Brexit-vote against the global city

On 25 juni 2016, in migratie, politiek, by Zef Hemel

Read in The Independent of 24 June 2016:


The Dutch presidency of the EU in the first half of 2016 ends with a Brexit. Well done. In Amsterdam, where all the EU-meetings were held, we can put away the flags. The party is over. The young and fragile Urban Agenda of the EU will be an agenda without London, by far the biggest city of the EU. So goodbye Urban Agenda. This Brexit doen’s mean the proud nation of the UK will be restored. Nation-states are outlived and will not come back, unless they start a new world war. No, it means the UK is becoming a city-state in a globalizing world, with a cosmopolitan London, still in favour of the EU, being forced by its shrinking and ageing hinterland to step back. The same holds for Manchester, Leeds, and Belfast, where a majority has also voted against Brexit. Brexit is a vote of the shrinking hinterland against the Global City. What will London do? Think of its urban economy, which is already fully globalized. Its former mayor, Mr. Boris Johnson, has a chance to become the prime-minister of the new London city-state. How ironic. He will weave his urban ‘nation’ in the new networks of global cities, starting with New York, Tokyo, Los Angeles, Moscow, and Shanghai, all cities with economies as big as the UK. It is a scenario. Or a way of seeing things.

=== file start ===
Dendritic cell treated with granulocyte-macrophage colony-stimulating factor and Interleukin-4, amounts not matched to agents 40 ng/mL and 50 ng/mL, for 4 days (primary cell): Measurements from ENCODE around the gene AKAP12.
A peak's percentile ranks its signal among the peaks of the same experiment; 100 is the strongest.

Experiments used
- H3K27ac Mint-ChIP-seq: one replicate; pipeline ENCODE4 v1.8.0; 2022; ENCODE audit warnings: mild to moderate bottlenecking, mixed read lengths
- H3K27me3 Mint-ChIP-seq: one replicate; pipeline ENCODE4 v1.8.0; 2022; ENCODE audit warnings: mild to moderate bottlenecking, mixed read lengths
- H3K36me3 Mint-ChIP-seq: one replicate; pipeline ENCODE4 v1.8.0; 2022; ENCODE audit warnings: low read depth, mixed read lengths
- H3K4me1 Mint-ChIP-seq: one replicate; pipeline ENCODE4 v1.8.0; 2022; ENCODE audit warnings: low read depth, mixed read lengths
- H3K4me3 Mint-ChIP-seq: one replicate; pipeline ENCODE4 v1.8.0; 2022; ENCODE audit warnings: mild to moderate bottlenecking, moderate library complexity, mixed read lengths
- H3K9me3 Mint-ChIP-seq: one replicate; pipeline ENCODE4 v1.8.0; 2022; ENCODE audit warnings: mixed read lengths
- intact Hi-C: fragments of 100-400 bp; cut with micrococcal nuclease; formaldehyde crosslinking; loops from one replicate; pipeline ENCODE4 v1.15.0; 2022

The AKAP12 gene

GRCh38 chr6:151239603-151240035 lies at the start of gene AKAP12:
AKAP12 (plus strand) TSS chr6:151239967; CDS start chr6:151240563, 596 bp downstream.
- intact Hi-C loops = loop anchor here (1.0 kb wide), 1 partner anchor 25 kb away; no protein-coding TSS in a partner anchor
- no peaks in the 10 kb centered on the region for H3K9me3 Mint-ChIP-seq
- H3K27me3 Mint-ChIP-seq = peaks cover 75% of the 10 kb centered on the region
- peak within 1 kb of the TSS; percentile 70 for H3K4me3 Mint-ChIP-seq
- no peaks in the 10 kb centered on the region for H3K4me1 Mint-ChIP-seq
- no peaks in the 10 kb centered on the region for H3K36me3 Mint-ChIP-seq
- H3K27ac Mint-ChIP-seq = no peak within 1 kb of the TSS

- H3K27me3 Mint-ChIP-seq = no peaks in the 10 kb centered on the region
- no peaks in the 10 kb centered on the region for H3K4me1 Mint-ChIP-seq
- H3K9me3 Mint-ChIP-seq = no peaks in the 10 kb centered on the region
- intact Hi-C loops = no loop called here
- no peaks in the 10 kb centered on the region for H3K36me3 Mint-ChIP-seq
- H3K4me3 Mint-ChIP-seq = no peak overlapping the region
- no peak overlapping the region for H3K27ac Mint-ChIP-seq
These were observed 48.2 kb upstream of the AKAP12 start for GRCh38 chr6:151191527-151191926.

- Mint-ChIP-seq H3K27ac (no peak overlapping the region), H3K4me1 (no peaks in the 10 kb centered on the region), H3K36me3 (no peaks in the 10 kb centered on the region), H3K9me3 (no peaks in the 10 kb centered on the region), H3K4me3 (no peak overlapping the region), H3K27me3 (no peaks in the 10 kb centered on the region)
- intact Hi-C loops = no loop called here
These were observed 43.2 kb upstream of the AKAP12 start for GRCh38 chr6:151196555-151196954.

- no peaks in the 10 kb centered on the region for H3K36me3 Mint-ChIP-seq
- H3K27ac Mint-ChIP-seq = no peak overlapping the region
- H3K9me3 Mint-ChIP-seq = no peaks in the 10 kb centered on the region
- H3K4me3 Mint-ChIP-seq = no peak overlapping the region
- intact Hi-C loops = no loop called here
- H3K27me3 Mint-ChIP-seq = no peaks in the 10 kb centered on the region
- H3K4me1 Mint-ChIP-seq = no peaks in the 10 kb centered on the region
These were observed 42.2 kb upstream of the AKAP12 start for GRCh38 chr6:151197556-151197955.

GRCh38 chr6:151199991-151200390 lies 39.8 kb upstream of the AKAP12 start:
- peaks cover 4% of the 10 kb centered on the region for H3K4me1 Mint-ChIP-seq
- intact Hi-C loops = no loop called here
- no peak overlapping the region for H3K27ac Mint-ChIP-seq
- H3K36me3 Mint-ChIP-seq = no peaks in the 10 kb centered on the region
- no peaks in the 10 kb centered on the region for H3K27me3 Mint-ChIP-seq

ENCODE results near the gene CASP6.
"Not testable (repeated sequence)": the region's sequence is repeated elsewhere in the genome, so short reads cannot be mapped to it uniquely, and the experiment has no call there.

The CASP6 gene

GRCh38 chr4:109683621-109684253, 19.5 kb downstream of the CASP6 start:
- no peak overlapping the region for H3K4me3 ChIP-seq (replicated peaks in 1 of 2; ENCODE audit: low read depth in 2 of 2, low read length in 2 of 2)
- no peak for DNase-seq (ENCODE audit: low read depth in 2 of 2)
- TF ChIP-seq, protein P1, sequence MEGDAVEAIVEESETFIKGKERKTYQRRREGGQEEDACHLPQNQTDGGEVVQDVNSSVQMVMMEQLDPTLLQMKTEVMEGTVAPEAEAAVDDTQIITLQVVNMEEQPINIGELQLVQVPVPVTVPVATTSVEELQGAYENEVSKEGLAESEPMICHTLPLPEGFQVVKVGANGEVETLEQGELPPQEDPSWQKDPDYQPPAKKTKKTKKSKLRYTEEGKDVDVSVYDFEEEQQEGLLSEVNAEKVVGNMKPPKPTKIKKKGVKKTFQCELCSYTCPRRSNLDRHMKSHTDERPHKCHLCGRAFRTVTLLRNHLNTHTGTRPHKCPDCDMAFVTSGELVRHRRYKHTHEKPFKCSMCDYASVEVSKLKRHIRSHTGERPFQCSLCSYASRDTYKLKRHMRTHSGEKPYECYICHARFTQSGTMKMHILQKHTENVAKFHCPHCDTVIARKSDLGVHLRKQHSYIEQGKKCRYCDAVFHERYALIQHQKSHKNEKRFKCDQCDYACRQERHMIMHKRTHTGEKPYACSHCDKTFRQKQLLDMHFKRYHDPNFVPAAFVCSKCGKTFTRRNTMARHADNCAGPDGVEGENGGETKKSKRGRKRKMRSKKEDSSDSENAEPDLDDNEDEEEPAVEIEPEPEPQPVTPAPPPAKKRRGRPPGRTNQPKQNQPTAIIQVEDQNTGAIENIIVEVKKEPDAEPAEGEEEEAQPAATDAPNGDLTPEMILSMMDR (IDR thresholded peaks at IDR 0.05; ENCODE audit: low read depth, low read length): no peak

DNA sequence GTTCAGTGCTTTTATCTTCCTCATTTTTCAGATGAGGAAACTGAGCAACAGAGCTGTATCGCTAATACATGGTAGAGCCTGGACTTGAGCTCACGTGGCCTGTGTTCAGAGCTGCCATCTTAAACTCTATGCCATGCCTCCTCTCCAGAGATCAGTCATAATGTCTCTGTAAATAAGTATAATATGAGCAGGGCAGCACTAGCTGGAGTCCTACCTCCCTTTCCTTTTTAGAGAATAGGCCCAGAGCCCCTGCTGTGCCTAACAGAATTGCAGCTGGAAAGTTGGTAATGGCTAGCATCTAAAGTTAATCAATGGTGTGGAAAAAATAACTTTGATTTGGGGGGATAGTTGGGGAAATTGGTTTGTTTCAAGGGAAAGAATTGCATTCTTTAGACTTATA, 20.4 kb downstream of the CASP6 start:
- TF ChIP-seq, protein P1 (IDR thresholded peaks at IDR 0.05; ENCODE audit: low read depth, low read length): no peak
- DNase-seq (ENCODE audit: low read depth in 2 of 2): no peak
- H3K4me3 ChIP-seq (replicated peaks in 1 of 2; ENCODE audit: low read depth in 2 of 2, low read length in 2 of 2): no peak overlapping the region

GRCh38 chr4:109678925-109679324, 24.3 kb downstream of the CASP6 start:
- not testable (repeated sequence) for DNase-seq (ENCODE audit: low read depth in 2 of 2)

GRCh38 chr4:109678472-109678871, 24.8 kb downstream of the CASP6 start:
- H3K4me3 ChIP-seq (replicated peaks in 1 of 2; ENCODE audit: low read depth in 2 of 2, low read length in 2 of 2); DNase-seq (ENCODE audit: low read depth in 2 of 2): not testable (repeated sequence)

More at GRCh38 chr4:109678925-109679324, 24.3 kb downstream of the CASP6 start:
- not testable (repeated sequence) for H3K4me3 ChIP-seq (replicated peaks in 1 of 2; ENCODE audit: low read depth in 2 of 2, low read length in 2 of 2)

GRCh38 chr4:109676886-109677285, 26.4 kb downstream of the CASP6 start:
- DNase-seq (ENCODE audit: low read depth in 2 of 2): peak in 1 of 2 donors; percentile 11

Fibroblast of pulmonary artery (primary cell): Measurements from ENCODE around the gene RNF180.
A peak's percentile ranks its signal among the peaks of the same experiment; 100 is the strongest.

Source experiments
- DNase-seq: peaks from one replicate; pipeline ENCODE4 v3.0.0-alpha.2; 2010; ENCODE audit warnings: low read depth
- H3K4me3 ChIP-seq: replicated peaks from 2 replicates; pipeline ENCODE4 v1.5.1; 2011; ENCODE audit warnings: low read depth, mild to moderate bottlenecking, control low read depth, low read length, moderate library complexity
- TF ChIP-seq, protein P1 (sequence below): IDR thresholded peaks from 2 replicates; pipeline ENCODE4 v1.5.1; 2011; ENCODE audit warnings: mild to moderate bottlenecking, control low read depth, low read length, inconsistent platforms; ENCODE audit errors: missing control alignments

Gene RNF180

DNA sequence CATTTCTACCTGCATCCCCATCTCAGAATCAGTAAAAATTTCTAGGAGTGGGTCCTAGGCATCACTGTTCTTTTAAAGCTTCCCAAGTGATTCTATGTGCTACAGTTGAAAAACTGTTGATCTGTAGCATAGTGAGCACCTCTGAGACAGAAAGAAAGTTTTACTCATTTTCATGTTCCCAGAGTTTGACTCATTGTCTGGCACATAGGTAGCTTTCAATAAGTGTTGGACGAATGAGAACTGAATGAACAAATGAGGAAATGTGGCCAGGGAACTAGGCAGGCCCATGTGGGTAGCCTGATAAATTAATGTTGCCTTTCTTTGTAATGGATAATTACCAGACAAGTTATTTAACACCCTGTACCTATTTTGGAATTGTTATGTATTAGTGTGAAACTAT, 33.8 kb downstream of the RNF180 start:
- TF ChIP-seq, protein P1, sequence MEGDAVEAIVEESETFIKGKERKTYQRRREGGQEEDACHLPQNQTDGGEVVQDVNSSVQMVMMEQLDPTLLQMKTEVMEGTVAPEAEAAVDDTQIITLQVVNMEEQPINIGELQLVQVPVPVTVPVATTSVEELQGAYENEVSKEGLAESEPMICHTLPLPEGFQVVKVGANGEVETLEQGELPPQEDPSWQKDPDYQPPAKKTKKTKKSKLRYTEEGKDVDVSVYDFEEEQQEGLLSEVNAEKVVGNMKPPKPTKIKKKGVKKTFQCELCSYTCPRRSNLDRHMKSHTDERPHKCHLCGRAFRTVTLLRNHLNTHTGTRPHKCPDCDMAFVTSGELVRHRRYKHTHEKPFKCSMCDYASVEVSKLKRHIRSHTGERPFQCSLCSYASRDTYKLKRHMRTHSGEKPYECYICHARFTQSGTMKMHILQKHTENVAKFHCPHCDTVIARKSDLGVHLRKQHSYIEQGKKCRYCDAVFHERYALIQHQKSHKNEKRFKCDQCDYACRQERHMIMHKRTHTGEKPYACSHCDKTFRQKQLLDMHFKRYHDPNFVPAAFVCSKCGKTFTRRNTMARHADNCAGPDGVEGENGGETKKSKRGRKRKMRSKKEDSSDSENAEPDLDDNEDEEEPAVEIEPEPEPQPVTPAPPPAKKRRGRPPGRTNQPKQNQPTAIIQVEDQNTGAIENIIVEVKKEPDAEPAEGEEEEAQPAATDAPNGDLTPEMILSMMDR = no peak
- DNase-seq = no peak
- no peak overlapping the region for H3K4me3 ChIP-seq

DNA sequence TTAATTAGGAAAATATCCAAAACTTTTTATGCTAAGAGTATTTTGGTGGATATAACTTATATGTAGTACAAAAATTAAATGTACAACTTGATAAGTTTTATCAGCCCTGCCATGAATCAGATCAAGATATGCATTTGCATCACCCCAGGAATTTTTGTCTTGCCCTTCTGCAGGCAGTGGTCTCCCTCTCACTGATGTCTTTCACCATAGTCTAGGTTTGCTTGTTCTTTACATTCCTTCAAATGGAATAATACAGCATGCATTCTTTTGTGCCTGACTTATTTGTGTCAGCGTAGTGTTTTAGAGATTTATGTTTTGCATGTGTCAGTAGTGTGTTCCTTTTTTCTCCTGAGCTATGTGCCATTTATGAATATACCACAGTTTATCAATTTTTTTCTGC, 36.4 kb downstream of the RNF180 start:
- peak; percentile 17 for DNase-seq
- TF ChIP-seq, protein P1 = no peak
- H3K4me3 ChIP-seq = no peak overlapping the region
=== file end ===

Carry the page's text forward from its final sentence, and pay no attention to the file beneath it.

The other option is Mr. Sadiq Khan, the new mayor of London, will come up with the proposal to leave the UK. Why not? London will certainly not become the new capital city of a former powerful country, it is a global city already for quite a long time, a very powerful city indeed, which in many ways is disconnected from its surroundings. There are more than a million Europeans living in London. Besides, there are quite a few millions of immigrants living in London from all over the world. Mr. Khan is one of them, his family is from Pakistan. The Brexit vote was a vote against immigrants in the first place, against the global city. So how did the new mayor respond to the Brexit vote? “There is no need to panic.” And: “I want to send a particular message to the almost one million Europeans living in London, who make a huge contribution to our city – working hard, paying taxes and contributing to our civic and cultural life. You are welcome here. We value the enormous contribution you make to our city and that will not change as a result of this referendum." Will they stay? It starts with London protesting.  Mind ‘London Stays’.

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Window dressing

On 31 mei 2016, in politiek, by Zef Hemel